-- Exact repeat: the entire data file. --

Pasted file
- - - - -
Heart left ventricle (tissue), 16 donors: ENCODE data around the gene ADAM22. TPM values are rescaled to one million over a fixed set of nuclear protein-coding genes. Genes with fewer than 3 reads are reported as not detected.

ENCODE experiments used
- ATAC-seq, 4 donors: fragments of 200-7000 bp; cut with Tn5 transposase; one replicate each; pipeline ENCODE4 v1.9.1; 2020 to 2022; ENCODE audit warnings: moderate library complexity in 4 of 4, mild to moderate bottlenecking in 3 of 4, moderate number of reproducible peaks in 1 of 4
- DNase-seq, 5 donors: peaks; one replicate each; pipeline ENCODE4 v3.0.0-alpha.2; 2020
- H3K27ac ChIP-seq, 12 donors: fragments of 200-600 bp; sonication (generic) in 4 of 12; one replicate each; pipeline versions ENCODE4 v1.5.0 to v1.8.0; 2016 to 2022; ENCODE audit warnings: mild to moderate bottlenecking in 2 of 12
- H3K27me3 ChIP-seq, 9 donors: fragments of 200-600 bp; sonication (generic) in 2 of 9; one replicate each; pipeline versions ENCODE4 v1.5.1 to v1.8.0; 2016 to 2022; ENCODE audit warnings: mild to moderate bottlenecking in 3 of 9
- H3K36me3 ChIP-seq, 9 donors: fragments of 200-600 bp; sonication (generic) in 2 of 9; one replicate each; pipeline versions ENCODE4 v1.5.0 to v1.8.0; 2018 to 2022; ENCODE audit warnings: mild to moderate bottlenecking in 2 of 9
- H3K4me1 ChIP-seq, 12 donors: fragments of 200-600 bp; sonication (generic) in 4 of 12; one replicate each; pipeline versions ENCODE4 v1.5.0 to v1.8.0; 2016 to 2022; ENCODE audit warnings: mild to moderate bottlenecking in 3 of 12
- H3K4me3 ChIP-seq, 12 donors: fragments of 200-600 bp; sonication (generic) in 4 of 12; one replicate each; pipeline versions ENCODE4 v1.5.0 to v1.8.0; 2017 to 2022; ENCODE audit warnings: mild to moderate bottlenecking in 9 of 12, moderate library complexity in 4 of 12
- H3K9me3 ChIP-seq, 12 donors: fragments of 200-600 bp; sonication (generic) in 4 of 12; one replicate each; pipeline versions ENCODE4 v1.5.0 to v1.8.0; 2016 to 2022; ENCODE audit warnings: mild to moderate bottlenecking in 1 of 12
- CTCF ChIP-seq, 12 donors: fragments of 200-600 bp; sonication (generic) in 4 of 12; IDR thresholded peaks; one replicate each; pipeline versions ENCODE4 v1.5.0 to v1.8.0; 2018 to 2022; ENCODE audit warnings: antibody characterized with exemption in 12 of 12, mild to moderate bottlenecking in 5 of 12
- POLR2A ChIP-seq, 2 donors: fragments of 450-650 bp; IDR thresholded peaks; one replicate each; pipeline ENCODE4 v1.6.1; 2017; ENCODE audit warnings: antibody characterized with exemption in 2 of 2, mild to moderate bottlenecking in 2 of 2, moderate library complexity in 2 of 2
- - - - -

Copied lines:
Heart left ventricle (tissue), 16 donors: ENCODE data around the gene ADAM22. TPM values are rescaled to one million over a fixed set of nuclear protein-coding genes. Genes with fewer than 3 reads are reported as not detected.

ENCODE experiments used
- ATAC-seq, 4 donors: fragments of 200-7000 bp; cut with Tn5 transposase; one replicate each; pipeline ENCODE4 v1.9.1; 2020 to 2022; ENCODE audit warnings: moderate library complexity in 4 of 4, mild to moderate bottlenecking in 3 of 4, moderate number of reproducible peaks in 1 of 4
- DNase-seq, 5 donors: peaks; one replicate each; pipeline ENCODE4 v3.0.0-alpha.2; 2020
- H3K27ac ChIP-seq, 12 donors: fragments of 200-600 bp; sonication (generic) in 4 of 12; one replicate each; pipeline versions ENCODE4 v1.5.0 to v1.8.0; 2016 to 2022; ENCODE audit warnings: mild to moderate bottlenecking in 2 of 12
- H3K27me3 ChIP-seq, 9 donors: fragments of 200-600 bp; sonication (generic) in 2 of 9; one replicate each; pipeline versions ENCODE4 v1.5.1 to v1.8.0; 2016 to 2022; ENCODE audit warnings: mild to moderate bottlenecking in 3 of 9
- H3K36me3 ChIP-seq, 9 donors: fragments of 200-600 bp; sonication (generic) in 2 of 9; one replicate each; pipeline versions ENCODE4 v1.5.0 to v1.8.0; 2018 to 2022; ENCODE audit warnings: mild to moderate bottlenecking in 2 of 9
- H3K4me1 ChIP-seq, 12 donors: fragments of 200-600 bp; sonication (generic) in 4 of 12; one replicate each; pipeline versions ENCODE4 v1.5.0 to v1.8.0; 2016 to 2022; ENCODE audit warnings: mild to moderate bottlenecking in 3 of 12
- H3K4me3 ChIP-seq, 12 donors: fragments of 200-600 bp; sonication (generic) in 4 of 12; one replicate each; pipeline versions ENCODE4 v1.5.0 to v1.8.0; 2017 to 2022; ENCODE audit warnings: mild to moderate bottlenecking in 9 of 12, moderate library complexity in 4 of 12
- H3K9me3 ChIP-seq, 12 donors: fragments of 200-600 bp; sonication (generic) in 4 of 12; one replicate each; pipeline versions ENCODE4 v1.5.0 to v1.8.0; 2016 to 2022; ENCODE audit warnings: mild to moderate bottlenecking in 1 of 12
- CTCF ChIP-seq, 12 donors: fragments of 200-600 bp; sonication (generic) in 4 of 12; IDR thresholded peaks; one replicate each; pipeline versions ENCODE4 v1.5.0 to v1.8.0; 2018 to 2022; ENCODE audit warnings: antibody characterized with exemption in 12 of 12, mild to moderate bottlenecking in 5 of 12
- POLR2A ChIP-seq, 2 donors: fragments of 450-650 bp; IDR thresholded peaks; one replicate each; pipeline ENCODE4 v1.6.1; 2017; ENCODE audit warnings: antibody characterized with exemption in 2 of 2, mild to moderate bottlenecking in 2 of 2, moderate library complexity in 2 of 2